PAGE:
Tag Archives: biotechnology

This bacterium shoots wires out of its body to power itself

This bacterium has a lot in common with power companies. Power companies use copper wires to channel electricity (and therefore, electrons), and this bacterium developed a mechanism to do something similar: in the absence of oxygen, it grows nanowires from its own body through which it pushes electrons to nearby rocks.

nanowire bacteria

This is how it obtains energy, as opposed to almost all organisms, which use internal processes to produce their energy.

This being said though, researchers have long known that bacteria can swap electrons with minerals, but the details and specific cases were quite rare. Even visualizing bacteria ripping out material from itself to create nanowires to power itself up. But now, one team of physicists and biologists has imaged Shewanella oneidensis, a soil bacteria growing nanowires live – they actually caught them in the act.

Interestingly enough, the bacteria’s wires are actually formed from the bacteria’s outer membranes.

“What the cell is doing is actually morphing a little bit,” Mohamed El-Naggar, a physicist at the University of Southern California who led the new study, tells Popular Science. “It’s extending its outer membrane in the shape of a long tube.”

Previously, due to the lack of directly observed information, scientists believed that the nanowires were made out of cili – hair-like appendages that are common on single-celled organisms.

“This solves a long-standing mystery about how exactly does the charge move on these structures,” El-Naggar says. Bacterial cell membranes have proteins embedded in them called cytochromes, which—ta-da!—are known to pass electrons to one another. Pili don’t have cytochromes.

But studying this type of bacteria is not just about observing one of nature’s most curious behaviors; one day, the research could lead to the mixing of silicon components to biological ones, creating “cyborg” circuits. After all, if the bacteria can use their own biological matter to send electricity to rocks, they could certainly do the same thing with silicone circuits. Engineers are also trying to incorporate nanowire-making bacteria into fuel cells.

However, there’s still plenty of work to do on both fields – and there is no guarantee that the result would be more efficient than today’s options. But it is efficient for bacteria – and that gives researchers hopes; at the very least, they could learn from this interaction.

 “You kind of end up getting the best of both worlds,” El-Naggar says.

Indeed, at the very least, you could create components that fix themselves and replicate themselves (from the bacteria) but still have the precise characteristics of human components

MIT cell circuit has its own memory

MIT engineers have created genetic circuits in bacterial cells that not only perform logic functions, but also remember the results, encode them in the cell’s DNA and pass it on for generations to come.

Biotechnology

cell circuit

The circuits, which are described in Nature Biotechnology could have a swarm of appplications, most notably long-term environmental sensors, efficient controls for biomanufacturing, or to program stem cells to differentiate into other cell types; but really, the sky’s the limit when it comes to this type of research.

“Almost all of the previous work in synthetic biology that we’re aware of has either focused on logic components or on memory modules that just encode memory. We think complex computation will involve combining both logic and memory, and that’s why we built this particular framework to do so,” says Timothy Lu, an MIT assistant professor of electrical engineering and computer science and biological engineering and senior author of the Nature Biotechnology paper.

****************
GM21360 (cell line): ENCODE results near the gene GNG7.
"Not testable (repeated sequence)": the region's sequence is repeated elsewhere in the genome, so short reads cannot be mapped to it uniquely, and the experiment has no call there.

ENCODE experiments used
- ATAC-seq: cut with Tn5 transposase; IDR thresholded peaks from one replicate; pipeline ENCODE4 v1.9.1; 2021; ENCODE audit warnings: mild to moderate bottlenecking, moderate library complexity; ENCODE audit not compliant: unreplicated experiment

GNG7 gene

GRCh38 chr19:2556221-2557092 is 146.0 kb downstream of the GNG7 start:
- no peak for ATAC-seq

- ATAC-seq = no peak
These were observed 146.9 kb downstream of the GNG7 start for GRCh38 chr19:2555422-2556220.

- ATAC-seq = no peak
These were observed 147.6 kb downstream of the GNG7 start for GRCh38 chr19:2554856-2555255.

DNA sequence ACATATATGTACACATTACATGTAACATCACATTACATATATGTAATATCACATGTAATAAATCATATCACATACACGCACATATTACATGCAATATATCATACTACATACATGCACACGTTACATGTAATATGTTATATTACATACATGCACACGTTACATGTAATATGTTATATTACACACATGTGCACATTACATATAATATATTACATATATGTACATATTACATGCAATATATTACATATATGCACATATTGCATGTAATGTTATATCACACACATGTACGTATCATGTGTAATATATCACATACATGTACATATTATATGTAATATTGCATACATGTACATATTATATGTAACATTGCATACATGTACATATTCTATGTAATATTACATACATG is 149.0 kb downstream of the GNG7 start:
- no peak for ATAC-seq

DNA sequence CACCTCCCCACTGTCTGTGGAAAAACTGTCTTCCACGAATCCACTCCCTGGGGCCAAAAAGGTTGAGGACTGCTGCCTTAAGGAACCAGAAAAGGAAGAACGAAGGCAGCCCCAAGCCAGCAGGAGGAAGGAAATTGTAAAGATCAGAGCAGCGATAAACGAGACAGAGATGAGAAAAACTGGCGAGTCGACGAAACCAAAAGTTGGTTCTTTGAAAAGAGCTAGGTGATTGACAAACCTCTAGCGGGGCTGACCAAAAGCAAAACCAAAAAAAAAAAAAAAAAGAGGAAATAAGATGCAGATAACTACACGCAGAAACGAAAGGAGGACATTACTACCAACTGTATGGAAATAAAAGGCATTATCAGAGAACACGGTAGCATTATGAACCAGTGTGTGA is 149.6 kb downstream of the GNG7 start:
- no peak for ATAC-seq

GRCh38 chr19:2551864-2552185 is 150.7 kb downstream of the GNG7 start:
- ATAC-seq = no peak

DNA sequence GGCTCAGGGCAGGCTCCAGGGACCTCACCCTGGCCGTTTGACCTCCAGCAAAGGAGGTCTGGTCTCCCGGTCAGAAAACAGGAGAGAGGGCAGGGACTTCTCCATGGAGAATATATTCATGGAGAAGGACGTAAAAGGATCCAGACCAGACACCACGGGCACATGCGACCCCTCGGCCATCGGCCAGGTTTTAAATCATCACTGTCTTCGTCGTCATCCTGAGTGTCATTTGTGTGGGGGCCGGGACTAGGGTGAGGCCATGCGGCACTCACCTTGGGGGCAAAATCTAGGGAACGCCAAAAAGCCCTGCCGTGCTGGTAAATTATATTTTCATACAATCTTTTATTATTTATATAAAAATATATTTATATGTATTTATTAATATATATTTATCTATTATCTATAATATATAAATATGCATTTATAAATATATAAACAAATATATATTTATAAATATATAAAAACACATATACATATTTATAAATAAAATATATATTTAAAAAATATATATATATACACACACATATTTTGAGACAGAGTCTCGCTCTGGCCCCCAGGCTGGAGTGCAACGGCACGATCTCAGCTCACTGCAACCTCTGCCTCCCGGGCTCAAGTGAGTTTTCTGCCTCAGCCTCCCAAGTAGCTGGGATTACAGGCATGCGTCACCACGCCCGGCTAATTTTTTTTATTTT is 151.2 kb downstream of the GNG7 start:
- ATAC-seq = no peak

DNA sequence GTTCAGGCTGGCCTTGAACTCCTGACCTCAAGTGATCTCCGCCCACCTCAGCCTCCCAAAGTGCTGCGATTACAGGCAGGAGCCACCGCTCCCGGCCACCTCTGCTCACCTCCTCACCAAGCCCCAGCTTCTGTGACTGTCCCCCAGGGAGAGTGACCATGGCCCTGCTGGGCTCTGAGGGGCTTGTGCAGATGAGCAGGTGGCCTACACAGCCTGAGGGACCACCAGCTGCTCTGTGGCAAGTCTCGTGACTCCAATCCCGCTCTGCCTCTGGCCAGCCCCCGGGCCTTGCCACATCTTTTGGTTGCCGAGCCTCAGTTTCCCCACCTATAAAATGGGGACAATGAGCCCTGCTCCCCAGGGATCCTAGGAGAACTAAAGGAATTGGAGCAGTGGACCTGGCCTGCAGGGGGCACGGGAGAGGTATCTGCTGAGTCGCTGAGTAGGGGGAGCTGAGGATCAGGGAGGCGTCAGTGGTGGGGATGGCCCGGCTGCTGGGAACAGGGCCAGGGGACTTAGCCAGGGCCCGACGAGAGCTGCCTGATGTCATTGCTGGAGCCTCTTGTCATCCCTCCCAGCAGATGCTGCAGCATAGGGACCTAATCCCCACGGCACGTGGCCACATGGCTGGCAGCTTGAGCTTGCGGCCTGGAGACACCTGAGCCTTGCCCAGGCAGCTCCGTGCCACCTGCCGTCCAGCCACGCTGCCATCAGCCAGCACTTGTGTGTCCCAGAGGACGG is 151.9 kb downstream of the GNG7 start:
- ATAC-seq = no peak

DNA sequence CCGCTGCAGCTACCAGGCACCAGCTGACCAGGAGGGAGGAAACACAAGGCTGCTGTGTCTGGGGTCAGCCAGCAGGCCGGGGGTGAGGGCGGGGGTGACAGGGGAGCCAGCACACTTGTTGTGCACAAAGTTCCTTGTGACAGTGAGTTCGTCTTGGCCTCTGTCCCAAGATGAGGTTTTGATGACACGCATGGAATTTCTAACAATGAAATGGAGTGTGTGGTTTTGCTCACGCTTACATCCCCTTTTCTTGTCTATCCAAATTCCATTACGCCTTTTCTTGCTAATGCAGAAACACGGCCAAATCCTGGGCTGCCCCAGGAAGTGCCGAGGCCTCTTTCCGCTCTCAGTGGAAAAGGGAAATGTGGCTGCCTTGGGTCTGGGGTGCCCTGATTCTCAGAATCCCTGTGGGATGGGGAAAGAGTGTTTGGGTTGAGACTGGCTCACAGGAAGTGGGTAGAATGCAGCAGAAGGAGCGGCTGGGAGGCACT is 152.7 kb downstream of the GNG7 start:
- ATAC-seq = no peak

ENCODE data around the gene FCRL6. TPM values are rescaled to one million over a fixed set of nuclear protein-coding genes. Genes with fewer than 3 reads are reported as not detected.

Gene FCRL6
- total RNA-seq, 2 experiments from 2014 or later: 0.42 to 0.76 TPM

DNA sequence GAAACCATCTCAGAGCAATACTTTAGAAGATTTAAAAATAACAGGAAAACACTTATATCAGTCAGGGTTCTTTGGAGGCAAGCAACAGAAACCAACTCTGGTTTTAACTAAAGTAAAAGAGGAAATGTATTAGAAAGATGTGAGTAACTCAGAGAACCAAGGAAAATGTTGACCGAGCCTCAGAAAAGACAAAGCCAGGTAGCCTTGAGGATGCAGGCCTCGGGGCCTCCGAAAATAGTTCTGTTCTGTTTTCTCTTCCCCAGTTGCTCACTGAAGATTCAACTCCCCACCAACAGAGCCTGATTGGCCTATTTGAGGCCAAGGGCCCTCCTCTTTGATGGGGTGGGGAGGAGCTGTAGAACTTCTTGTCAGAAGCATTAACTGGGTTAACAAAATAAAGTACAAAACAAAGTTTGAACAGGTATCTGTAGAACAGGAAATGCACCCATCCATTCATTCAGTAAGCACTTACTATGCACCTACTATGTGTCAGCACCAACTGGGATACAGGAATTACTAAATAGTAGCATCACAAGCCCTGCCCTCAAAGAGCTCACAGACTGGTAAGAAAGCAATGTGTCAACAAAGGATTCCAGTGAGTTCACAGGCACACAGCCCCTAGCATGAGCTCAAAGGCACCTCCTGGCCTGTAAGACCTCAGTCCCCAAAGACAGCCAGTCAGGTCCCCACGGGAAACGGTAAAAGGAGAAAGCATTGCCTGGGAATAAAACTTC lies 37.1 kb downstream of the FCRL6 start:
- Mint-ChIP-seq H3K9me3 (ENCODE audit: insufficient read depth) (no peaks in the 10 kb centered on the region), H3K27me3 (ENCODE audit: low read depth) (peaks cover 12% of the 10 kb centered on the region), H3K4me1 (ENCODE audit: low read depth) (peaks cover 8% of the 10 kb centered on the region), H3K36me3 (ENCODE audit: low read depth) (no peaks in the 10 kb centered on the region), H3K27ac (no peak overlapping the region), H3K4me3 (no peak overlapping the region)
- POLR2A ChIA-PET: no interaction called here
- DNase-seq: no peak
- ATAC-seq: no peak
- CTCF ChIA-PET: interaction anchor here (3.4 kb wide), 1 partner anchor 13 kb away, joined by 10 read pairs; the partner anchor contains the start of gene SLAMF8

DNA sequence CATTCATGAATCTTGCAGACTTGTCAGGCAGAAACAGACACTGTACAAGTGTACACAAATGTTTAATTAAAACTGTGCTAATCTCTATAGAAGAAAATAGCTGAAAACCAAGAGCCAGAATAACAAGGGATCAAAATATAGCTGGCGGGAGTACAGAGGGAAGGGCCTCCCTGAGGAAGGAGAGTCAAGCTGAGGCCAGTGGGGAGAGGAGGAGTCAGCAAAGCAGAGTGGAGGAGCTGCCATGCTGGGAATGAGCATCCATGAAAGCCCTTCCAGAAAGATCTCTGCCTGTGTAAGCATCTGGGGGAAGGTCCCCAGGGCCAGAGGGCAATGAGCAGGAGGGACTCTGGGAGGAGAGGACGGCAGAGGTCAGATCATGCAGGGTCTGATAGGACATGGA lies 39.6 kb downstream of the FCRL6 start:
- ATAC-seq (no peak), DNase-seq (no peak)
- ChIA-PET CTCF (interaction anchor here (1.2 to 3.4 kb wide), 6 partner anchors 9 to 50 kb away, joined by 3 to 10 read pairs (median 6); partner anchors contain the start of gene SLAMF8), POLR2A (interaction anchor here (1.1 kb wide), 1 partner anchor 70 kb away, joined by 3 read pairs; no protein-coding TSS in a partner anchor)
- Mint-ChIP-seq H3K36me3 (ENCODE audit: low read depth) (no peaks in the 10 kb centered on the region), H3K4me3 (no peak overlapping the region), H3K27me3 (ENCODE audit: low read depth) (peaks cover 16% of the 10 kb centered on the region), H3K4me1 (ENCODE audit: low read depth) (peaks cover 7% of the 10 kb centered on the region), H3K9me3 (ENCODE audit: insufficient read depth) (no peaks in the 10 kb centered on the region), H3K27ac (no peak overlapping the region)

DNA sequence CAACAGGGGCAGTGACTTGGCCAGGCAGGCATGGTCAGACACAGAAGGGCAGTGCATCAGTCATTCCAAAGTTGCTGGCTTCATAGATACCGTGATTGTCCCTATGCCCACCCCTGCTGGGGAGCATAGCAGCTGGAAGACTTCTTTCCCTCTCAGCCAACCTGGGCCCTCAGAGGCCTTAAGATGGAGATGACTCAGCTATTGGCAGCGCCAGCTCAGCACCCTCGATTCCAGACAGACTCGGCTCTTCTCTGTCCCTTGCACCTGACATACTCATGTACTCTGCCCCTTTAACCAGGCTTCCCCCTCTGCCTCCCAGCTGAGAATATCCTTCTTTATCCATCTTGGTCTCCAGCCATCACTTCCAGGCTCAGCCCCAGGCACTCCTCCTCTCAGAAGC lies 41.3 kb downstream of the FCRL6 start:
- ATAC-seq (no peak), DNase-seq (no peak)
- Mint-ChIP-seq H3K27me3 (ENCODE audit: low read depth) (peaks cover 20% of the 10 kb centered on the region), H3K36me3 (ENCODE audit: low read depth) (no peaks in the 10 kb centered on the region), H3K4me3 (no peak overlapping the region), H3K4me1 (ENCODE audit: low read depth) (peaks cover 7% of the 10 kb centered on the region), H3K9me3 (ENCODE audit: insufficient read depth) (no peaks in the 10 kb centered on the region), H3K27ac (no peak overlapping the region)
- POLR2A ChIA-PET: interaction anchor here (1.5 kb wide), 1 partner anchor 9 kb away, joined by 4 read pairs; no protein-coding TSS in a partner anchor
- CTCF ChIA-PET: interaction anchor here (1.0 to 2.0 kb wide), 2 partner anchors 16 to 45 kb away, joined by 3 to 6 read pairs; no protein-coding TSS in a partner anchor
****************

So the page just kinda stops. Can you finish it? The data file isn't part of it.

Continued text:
Biologists working on this type of research often use interchangeable genetic parts to design circuits that perform a specific function, for example detecting a specific chemical element; the result of this would generate a specific response, such as production of green fluorescent protein (GFP). However, circuits could also be designated for any boolean (yes or no) function, as well as “and” and “or” functions – this means that it can use multiple inputs.

Lu and his colleagues designed a circuit that would be irreversibly altered by the original stimulus, creating a permanent memory of the event. The circuits they used (relying on previous research from 2009) depend on enzymes known as recombinases, which can cut out stretches of DNA, flip them, or insert them. Basically, sequential activation of the genes allows a count of these events.

But taking things even further, Lu designed the new circuits so that the memory function is built into the logic gate itself.

[in] the new circuits, the inputs stably alter regions of DNA that control GFP production. These regions, known as promoters, recruit the cellular proteins responsible for transcribing the GFP gene into messenger RNA, which then directs protein assembly.

The thing is, once the DNA terminator sequences are flipped, they can’t return to their original state — the memory of the logic gate activation is permanently stored in the DNA sequence; this may actually be a good thing: the information is transmitted forward up to 90 generations.

Uses… uses everywhere!

These kind of circuits are commonly used to create a type of circuit known as a digital-to-analog converter; they take digital inputs (like the presence of a chemical) and convert them into analog output. If they have two such circuits, they can produce four different analog output levels. That type of circuit could offer better control over the production of cells that generate biofuels, drugs or other useful compounds. If you use them as environmental sensors, you get very precise long-term memory.

“You could have different digital signals you wanted to sense, and just have one analog output that summarizes everything that was happening inside,” Lu says.

This could also be useful in stem cells, allowing researchers to track their development as they become other cells. Michael Jewett, an assistant professor of chemical and biological engineering at Northwestern University, says the new design represents a “huge advancement in DNA-encoded memory storage”:

“I anticipate that the innovations reported here will help to inspire larger synthetic biology efforts that push the limits of engineered biological systems,” says Jewett, who was not involved in the research.

The research was funded by the Office of Naval Research and the Defense Advanced Research Projects Agency (DARPA).

Via MIT